Proposition 3: If cooperation is impeded by asymmetric information, maintainingearly action for a time of at least in the game in continuous time can be a credible signal of high benefitsfor North
Proof: Signaling high benefits through early unilateral action is possible if there exists a such that (i) high-benefit types find it beneficial to incur the net costs of unilateral provision of the public good if they are rewarded with cooperation in the future, while (ii) for low-benefit types these costs exceed the benefits of cheating.
North’s first incentive compatibility condition hence requires that for h-types the net present value of the pay-offs of early action plus cooperation afterwards exceeds the pay-off from playing non-cooperatively over the entire time horizon:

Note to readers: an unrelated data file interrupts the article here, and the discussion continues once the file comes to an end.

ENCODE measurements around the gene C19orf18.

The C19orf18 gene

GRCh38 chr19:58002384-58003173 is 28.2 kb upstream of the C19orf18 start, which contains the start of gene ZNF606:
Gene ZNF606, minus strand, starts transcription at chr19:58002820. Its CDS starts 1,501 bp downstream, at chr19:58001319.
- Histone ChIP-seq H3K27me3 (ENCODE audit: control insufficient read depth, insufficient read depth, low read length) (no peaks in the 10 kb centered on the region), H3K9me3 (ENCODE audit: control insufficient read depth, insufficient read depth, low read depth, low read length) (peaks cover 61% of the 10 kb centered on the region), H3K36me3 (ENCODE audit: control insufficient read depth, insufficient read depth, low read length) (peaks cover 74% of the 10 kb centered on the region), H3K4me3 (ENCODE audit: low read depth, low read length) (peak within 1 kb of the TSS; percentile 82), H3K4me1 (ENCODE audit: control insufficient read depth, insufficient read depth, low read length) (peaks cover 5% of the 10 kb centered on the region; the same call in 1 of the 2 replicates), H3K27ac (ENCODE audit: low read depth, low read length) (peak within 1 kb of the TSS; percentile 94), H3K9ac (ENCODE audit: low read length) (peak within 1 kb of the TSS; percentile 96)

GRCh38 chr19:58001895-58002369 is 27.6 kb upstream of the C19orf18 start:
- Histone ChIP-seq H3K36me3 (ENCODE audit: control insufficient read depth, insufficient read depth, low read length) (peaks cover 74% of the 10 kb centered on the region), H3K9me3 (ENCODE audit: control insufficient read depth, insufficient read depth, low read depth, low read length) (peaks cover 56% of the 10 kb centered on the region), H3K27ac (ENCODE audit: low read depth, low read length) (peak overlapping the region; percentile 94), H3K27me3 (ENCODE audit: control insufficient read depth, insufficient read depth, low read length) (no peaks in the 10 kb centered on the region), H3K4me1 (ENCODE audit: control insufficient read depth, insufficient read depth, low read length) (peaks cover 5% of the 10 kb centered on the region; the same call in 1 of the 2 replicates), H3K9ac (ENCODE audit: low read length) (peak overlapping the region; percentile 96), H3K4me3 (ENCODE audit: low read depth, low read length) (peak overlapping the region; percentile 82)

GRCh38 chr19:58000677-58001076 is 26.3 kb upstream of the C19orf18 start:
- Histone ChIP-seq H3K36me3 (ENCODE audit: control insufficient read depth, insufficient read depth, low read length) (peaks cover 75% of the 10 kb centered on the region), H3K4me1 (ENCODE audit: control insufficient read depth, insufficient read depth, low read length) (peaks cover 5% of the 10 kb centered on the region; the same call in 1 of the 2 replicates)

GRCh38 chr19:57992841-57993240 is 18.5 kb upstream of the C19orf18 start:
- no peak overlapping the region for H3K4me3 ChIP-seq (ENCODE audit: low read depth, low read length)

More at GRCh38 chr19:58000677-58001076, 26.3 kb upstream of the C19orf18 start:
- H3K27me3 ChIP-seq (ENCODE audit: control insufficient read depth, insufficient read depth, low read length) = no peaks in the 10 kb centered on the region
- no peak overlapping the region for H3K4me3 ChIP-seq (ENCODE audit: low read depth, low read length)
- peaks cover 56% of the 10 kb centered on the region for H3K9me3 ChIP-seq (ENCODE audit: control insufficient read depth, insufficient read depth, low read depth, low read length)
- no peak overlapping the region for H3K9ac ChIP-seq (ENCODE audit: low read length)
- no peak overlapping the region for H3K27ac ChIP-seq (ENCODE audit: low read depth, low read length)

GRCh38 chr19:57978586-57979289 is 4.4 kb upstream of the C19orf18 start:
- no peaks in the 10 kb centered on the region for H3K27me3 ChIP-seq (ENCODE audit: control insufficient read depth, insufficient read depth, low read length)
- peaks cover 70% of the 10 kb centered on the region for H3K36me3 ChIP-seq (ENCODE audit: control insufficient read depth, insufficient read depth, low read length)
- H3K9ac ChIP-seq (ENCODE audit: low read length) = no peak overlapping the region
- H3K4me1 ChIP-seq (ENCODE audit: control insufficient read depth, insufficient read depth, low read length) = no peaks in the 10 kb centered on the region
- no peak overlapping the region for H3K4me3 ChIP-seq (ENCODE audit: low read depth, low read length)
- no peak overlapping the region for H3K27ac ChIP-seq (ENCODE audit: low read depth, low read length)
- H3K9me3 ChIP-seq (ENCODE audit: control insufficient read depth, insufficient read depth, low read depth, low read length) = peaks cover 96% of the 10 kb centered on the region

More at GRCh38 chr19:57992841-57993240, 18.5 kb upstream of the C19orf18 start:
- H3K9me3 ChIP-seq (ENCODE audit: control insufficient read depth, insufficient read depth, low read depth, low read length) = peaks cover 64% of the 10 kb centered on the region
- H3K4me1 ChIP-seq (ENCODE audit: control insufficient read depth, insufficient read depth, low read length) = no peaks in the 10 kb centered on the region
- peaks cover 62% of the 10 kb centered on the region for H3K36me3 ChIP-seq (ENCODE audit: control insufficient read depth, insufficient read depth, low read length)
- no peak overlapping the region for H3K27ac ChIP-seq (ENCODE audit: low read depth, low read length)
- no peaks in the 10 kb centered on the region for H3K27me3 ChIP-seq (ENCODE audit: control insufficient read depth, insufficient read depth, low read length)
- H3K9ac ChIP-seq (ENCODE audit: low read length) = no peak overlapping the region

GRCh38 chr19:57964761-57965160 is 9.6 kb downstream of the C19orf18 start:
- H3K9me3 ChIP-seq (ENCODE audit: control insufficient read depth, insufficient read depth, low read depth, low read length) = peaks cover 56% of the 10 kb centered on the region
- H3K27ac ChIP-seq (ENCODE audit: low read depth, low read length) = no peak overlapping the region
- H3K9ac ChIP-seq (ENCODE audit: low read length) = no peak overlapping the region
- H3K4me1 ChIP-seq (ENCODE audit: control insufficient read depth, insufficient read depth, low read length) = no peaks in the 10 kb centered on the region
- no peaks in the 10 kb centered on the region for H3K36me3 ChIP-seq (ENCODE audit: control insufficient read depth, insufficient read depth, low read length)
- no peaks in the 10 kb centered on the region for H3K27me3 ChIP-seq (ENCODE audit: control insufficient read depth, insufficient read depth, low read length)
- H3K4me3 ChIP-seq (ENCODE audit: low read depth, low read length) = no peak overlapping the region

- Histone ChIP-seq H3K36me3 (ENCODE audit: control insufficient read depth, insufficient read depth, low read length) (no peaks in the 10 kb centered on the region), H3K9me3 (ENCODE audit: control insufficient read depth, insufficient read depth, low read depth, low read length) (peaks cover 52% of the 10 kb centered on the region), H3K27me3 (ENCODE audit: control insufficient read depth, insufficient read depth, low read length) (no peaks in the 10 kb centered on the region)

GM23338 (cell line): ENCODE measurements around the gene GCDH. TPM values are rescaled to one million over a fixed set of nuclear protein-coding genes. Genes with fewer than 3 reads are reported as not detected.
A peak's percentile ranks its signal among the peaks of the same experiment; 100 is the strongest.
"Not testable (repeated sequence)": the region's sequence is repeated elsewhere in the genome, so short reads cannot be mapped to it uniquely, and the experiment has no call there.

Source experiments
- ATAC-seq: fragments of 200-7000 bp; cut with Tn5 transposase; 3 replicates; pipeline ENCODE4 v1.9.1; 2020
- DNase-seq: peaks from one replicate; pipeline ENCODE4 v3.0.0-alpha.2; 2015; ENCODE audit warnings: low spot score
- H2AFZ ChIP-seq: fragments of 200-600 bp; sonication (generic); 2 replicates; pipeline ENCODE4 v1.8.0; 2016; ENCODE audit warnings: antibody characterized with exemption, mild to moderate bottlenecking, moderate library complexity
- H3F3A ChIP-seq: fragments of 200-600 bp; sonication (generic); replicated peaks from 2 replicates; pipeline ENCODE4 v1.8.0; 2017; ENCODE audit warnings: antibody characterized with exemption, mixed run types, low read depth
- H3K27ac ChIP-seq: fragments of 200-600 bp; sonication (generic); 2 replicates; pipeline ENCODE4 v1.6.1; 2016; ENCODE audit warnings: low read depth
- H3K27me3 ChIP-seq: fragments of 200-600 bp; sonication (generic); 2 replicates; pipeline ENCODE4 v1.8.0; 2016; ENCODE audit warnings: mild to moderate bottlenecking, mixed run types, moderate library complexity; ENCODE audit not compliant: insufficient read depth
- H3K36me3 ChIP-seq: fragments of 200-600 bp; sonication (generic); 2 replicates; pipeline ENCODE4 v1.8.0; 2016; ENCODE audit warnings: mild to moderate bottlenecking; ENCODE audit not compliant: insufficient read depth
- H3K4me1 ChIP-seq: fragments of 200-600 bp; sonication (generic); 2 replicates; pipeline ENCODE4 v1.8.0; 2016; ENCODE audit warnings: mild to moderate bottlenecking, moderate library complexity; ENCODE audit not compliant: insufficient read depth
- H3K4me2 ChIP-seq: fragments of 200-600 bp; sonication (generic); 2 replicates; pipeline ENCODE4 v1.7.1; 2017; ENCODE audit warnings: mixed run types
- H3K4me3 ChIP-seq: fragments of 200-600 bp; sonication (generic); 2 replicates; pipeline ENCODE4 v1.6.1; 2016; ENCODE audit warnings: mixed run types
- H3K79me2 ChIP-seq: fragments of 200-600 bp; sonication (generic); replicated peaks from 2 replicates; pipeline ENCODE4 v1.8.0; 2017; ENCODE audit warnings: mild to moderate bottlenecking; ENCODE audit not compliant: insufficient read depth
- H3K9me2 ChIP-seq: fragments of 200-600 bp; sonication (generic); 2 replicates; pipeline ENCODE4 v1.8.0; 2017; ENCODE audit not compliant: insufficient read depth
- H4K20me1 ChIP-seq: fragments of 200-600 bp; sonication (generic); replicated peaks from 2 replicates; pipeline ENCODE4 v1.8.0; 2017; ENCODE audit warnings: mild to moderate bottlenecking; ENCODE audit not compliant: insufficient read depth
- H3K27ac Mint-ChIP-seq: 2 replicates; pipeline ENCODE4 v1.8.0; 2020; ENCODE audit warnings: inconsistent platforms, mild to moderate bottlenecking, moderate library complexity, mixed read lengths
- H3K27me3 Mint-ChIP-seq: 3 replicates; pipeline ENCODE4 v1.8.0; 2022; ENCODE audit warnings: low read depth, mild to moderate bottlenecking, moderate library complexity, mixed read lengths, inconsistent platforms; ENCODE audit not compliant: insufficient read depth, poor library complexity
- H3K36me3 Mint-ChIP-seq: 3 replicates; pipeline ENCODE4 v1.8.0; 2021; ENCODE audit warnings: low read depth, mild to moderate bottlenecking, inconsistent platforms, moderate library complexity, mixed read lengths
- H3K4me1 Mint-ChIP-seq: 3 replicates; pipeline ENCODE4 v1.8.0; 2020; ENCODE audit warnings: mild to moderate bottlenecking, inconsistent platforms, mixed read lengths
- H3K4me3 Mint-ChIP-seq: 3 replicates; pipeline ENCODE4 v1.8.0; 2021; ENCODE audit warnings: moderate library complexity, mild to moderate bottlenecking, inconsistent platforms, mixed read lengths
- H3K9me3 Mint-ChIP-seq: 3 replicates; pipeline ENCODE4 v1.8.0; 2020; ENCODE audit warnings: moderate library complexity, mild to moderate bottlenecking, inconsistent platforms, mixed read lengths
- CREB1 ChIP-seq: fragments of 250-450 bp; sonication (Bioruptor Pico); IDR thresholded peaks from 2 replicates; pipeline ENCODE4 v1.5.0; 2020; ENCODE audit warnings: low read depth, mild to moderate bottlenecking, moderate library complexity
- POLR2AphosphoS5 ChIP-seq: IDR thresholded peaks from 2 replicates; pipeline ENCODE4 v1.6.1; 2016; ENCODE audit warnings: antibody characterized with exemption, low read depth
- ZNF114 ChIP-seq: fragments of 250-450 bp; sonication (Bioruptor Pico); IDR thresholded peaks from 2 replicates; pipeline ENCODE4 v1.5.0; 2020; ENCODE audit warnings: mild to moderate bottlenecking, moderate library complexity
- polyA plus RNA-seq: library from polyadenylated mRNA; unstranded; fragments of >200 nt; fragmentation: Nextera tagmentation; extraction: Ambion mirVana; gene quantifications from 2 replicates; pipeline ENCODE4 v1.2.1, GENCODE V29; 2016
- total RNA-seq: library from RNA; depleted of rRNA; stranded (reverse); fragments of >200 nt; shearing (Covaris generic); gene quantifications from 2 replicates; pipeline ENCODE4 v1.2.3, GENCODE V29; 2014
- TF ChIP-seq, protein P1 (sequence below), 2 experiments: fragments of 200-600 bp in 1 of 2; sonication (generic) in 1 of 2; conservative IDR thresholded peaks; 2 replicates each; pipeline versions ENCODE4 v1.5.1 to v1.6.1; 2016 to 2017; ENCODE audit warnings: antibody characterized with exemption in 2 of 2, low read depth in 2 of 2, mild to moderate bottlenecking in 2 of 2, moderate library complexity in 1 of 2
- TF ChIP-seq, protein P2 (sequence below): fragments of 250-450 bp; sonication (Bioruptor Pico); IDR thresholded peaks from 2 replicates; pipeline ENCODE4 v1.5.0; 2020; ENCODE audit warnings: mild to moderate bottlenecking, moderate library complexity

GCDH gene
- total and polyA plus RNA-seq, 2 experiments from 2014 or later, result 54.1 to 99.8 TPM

Solving for tc results in:
Hence, is the larger (a) the greater and the smaller T and r, which determine the present value of future cooperation, and (b) the smaller, which determines the cost of sending the signal.
The second incentive compatibility condition requires that for l-types maintaining the signal until but then cheating on South’s cooperation yields a lower payoff than playing non-cooperatively over the whole time period:
which yields the following expression for :
gets the shorter (a) the smaller and the larger and , which are related to the rewards from free-riding after tC, and (b) the larger , on which the costs of the signal up to tC depend.
The first condition identifies the maximum time over which an h-type would incur early action, and the second one the minimum time before itbecomes unattractivefor an l-type to take early action to pass as an h-type. Hence, a separating equilibrium exists if , i.e. if: